Neighborhood coreness centrality introduced by Bae et al. [25], considers the k-shell coreness index of neighbors to identify the important nodes. Ma et al. [26] proposed a neighborhood centrality-based model by the inspiration of gravity formula. Neighborhood centrality outperforms the other centrality methods in most of the cases [27].

All above researches are considering the static properties of the network in identifying the maximum spreader. But information spread in any complex network is also based on the interest of receivers. The opinion of the receiver on spreader and information plays a vital role in the spreading process. We are addressing the problem of influential spreaders by considering the opinion of participants in the network. The opinion of a participant keeps changing at every contact with the neighbor as the opinion is time bounded based on communication between participants. The opinion of an individual is a continuous value based on various interactions with neighbors in the network. So, updating the opinion of each person is a local heuristic.

Basically, opinion models are used to study the convergence or divergence of social behavior in social networks. Many different models have been emerged to study the phenomenon. Complex networks use local belief update models to characterize the interaction pattern in the network. Local belief update is broadly classified into a. linear update and b. non-linear update models. In linear update model [28, 29] the weight for individuals is calculated based on their relative importance in the network. In non-linear update models [30], a confidence level is set, and the synchronous interactions update the belief only when the average opinion value is above the confidence level. These models are widely called the Hegselmann-Krause model.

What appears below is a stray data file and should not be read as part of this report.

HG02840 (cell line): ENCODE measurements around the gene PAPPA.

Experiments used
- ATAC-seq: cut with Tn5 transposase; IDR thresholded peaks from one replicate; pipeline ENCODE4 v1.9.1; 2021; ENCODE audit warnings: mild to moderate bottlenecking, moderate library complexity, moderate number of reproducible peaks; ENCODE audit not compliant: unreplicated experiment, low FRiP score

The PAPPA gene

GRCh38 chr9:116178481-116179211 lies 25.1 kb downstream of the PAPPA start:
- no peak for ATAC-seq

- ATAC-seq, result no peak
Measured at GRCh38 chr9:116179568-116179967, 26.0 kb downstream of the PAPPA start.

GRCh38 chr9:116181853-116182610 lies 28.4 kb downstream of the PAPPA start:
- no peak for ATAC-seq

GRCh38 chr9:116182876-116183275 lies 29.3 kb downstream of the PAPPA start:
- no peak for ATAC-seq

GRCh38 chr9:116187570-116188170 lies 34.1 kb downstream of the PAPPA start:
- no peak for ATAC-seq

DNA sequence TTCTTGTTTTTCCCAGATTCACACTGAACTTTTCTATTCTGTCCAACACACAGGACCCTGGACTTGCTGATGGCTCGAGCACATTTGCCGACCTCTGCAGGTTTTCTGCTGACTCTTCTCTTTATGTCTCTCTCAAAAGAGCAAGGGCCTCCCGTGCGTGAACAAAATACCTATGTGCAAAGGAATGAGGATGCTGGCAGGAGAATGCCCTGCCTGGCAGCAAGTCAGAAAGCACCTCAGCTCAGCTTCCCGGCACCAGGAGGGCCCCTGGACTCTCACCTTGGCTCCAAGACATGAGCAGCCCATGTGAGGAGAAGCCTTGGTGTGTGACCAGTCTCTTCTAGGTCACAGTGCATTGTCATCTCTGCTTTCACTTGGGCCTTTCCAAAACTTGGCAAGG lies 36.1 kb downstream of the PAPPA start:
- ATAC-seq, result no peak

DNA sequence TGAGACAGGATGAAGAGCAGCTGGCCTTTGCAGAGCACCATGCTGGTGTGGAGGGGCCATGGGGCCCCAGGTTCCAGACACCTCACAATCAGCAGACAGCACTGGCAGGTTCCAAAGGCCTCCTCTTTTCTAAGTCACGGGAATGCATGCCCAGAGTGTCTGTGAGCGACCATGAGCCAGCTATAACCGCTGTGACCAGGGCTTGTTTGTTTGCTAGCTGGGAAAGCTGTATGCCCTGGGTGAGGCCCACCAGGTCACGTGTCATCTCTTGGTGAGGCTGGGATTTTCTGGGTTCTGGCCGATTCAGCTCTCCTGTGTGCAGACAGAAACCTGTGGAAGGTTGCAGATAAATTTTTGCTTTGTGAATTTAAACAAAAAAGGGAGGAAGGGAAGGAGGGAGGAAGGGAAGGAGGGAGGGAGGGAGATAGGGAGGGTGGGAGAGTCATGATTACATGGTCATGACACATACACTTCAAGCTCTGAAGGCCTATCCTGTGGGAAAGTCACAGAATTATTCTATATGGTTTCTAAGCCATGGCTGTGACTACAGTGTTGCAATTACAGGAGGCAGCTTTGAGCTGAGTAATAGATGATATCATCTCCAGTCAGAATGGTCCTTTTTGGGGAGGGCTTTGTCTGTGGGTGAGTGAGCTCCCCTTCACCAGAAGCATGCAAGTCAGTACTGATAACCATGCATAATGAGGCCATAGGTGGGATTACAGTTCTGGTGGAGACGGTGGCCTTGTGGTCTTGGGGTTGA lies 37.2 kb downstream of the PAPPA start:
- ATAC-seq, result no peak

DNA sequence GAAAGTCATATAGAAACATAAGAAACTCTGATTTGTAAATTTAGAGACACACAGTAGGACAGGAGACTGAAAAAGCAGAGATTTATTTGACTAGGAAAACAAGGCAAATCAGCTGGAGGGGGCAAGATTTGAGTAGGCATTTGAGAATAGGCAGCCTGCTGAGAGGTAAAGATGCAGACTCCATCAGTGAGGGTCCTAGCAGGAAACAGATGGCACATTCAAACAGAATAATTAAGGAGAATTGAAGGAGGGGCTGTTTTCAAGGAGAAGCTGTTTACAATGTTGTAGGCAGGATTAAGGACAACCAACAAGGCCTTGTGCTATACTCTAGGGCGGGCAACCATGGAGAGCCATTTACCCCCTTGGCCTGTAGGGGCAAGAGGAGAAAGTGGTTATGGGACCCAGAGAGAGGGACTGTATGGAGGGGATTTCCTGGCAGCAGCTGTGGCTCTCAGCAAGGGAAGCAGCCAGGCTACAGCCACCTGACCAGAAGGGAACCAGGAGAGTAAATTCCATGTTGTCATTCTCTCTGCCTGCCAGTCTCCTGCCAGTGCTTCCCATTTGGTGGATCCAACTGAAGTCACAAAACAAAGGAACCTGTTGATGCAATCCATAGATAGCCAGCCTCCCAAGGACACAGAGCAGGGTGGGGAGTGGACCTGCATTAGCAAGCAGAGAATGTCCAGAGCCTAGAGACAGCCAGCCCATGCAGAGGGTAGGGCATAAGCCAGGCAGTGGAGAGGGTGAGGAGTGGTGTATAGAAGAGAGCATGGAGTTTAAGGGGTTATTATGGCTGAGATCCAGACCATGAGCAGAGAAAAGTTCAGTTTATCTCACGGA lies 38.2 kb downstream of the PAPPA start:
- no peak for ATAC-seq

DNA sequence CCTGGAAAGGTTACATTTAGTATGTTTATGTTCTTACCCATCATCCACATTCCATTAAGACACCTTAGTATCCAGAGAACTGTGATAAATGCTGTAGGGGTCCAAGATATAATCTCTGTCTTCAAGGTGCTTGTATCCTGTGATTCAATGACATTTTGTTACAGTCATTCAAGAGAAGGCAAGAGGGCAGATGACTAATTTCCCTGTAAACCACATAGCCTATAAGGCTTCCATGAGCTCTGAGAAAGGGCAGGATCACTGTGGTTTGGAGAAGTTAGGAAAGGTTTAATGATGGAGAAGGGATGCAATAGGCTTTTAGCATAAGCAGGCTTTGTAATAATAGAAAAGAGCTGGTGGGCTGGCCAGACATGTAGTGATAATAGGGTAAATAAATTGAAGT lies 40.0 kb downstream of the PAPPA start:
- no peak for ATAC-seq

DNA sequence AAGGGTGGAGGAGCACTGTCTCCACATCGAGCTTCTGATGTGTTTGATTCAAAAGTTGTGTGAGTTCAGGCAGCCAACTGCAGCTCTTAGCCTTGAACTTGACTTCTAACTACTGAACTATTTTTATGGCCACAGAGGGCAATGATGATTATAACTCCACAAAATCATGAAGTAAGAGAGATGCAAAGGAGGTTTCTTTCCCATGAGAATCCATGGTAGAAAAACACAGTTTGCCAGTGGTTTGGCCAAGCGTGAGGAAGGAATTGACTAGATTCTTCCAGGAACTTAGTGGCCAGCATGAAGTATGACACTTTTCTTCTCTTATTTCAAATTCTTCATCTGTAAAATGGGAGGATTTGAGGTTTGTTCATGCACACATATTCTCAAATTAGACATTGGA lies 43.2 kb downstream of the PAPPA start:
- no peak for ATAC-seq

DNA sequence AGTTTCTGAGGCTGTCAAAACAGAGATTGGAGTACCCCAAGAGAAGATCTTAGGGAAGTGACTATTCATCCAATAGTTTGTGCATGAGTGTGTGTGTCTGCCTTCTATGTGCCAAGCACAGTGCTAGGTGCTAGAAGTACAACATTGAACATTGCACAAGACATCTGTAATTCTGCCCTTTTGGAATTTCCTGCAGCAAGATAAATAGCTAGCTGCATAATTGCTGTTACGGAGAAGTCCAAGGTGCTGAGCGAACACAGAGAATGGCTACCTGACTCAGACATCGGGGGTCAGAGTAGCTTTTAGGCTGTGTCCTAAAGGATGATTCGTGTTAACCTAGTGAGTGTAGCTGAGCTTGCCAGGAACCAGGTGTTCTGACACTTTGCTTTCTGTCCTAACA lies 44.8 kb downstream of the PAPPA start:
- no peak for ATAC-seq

Non-linear update models are well suited for social networks, due to the complex nature of these networks. The first non-linear model was introduced and analyzed by Krause et al. [6]. Deffuent et al. [31]. has extended the model stating the agents can communicate with their immediate four neighbors. Weisbuch [32] has analyzed the convergence property on scale-free networks. The opinion dynamics discussed so far considers the opinion of an individual on a neighbor is the same for all the topics. But a person can have a different kind of opinions with the same neighborhood on different topics. So, the proposed approach considers the domain-specific opinion of an individual that is being updated after each interaction with other participants in the social network.